How ‘a building that teaches’ can solve the construction worker shortage
Faced with an increasing shortage of construction jobs, industry-academic partnerships are needed to draw highly skilled workers to close a widening gap in this field.
These partnerships are essential to the construction profession, as they provide new and innovative vocational educational curriculum and facilities designed to expand and improve training for the industry’s future workforce.
This collaboration has great potential to reverse the downward trend in construction workers nationwide. According to the U.S.Bureau of Labor Statistics, unfilled positions in the construction industry are expected to grow to more than 740,000 vacancies by 2026.
An alternative to rising college costs
A renewed focus on vocational construction education comes at a critical juncture, as rising costs to attend traditional four-year colleges and universities restrict student access to these institutions.
This has led to an increasing number of college-bound students opting for more affordable educational alternatives, such as vocational careers in construction at two-year community colleges. Gen Zers tend to approach higher education as a value proposition. They shun fields of study at higher education institutions that aren’t a sound return on their investment.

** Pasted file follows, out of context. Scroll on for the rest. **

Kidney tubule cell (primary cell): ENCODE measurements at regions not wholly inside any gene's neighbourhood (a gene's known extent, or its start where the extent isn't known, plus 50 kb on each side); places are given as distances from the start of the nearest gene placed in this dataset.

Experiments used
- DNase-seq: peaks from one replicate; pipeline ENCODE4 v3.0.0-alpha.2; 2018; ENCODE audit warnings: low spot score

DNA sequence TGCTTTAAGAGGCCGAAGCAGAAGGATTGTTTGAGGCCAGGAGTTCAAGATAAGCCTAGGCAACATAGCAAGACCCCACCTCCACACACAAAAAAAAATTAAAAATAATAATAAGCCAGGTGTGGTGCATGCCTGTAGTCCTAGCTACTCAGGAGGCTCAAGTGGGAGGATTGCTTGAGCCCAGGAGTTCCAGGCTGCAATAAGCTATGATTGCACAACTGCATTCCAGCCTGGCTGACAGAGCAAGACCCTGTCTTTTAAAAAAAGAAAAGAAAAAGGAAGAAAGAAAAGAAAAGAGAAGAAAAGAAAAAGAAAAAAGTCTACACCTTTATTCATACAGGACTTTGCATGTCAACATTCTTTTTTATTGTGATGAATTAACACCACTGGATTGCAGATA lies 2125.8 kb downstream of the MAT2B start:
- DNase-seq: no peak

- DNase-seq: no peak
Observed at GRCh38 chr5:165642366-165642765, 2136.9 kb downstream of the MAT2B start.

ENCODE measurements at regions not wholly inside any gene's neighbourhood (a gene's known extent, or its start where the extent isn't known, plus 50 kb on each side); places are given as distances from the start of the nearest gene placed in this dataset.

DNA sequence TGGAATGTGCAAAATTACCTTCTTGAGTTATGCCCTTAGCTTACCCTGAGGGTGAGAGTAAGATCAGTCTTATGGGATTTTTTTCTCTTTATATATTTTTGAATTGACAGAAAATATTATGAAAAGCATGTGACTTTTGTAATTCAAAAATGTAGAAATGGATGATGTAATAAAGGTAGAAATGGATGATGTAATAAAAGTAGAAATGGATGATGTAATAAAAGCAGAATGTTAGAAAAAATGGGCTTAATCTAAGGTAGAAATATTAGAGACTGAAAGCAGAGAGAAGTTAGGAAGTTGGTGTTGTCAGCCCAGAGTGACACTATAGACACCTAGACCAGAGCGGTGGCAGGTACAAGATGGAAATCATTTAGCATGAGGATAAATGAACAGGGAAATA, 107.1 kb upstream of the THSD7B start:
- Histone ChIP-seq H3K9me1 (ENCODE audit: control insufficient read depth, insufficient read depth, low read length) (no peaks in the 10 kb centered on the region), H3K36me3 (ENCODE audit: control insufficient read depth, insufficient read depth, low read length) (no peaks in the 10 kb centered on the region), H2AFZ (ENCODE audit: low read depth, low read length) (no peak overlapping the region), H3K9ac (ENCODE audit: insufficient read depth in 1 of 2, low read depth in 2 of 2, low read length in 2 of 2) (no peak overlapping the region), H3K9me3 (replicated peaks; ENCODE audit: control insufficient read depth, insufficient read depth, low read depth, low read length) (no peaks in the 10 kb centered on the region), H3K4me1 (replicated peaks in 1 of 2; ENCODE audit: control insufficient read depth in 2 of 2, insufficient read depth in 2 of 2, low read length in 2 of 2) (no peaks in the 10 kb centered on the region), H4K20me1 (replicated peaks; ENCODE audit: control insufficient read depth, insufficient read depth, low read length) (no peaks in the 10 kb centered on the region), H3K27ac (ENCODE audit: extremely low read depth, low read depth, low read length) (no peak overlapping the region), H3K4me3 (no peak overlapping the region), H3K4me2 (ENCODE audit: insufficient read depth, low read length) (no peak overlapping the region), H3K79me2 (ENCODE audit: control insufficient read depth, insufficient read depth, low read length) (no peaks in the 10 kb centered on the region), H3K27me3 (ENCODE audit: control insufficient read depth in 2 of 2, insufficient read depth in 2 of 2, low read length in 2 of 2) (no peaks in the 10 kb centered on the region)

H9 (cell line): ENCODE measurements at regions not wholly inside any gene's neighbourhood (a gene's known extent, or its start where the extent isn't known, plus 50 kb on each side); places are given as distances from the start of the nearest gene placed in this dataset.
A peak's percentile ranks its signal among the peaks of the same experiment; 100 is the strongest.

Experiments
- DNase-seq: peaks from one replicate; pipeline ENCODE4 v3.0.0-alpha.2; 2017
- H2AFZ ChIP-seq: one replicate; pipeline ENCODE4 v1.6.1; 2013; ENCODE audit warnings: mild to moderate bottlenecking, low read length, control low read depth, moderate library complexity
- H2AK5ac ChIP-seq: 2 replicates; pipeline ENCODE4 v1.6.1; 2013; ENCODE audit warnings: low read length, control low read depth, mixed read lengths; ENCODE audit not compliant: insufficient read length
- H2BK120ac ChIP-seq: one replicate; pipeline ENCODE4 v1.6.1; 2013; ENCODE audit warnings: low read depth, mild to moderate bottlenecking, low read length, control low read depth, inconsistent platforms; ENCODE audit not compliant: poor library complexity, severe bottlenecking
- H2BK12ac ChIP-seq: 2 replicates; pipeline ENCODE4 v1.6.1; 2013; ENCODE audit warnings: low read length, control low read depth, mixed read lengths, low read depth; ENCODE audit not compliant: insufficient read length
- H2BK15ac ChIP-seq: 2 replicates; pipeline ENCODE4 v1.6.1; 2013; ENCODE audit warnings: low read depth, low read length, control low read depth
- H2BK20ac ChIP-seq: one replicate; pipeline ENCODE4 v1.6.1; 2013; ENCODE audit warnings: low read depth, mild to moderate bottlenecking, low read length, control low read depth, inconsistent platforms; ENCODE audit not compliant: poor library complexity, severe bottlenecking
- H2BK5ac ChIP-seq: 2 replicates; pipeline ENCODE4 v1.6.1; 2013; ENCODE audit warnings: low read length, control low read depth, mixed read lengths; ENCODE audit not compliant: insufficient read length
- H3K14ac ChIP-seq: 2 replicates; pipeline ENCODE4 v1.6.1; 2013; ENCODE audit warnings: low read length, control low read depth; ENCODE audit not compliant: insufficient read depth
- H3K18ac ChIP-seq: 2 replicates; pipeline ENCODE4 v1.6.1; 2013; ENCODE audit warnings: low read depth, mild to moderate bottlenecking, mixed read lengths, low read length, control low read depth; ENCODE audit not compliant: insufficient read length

In contrast, vocational training teaches specific skills that are in high demand in construction and other industries.
Besides affordability, vocational educational institutions have appreciably improved their image. For the most part, they no longer have to contend with an outdated characterization of being training grounds or “shop” classes for low-paying, blue-collar jobs.
Today, these schools are viewed mainly as an opportunity for a rewarding, stable, and challenging career without going deep in debt.
In addition, community colleges partnering with the construction industry are developing practical curriculum to ensure what students learn is readily applicable in the field. Those schools also offer the latest construction technology to give students the know-how to be successful in this increasingly technology-driven business.
For this approach to work, it also requires industry collaboration with public school districts to create programs that identify and engage students who may harbor an interest in construction.
For instance, middle-school students enrolled in a vocational program can get an industry certificate or an associate’s degree by the time they receive their high-school diplomas, giving them a head-start in launching their careers.
It may also help reduce the rate of high school drop-outs, as job opportunities in construction may be the right incentive to keep those students in school.
Vocational education isn’t just for those still in high school or recent graduates. It can provide valuable training for construction employees seeking to brush up on their job skills or offer a new career path for laid-off workers and others who endured economic hardships amid the pandemic.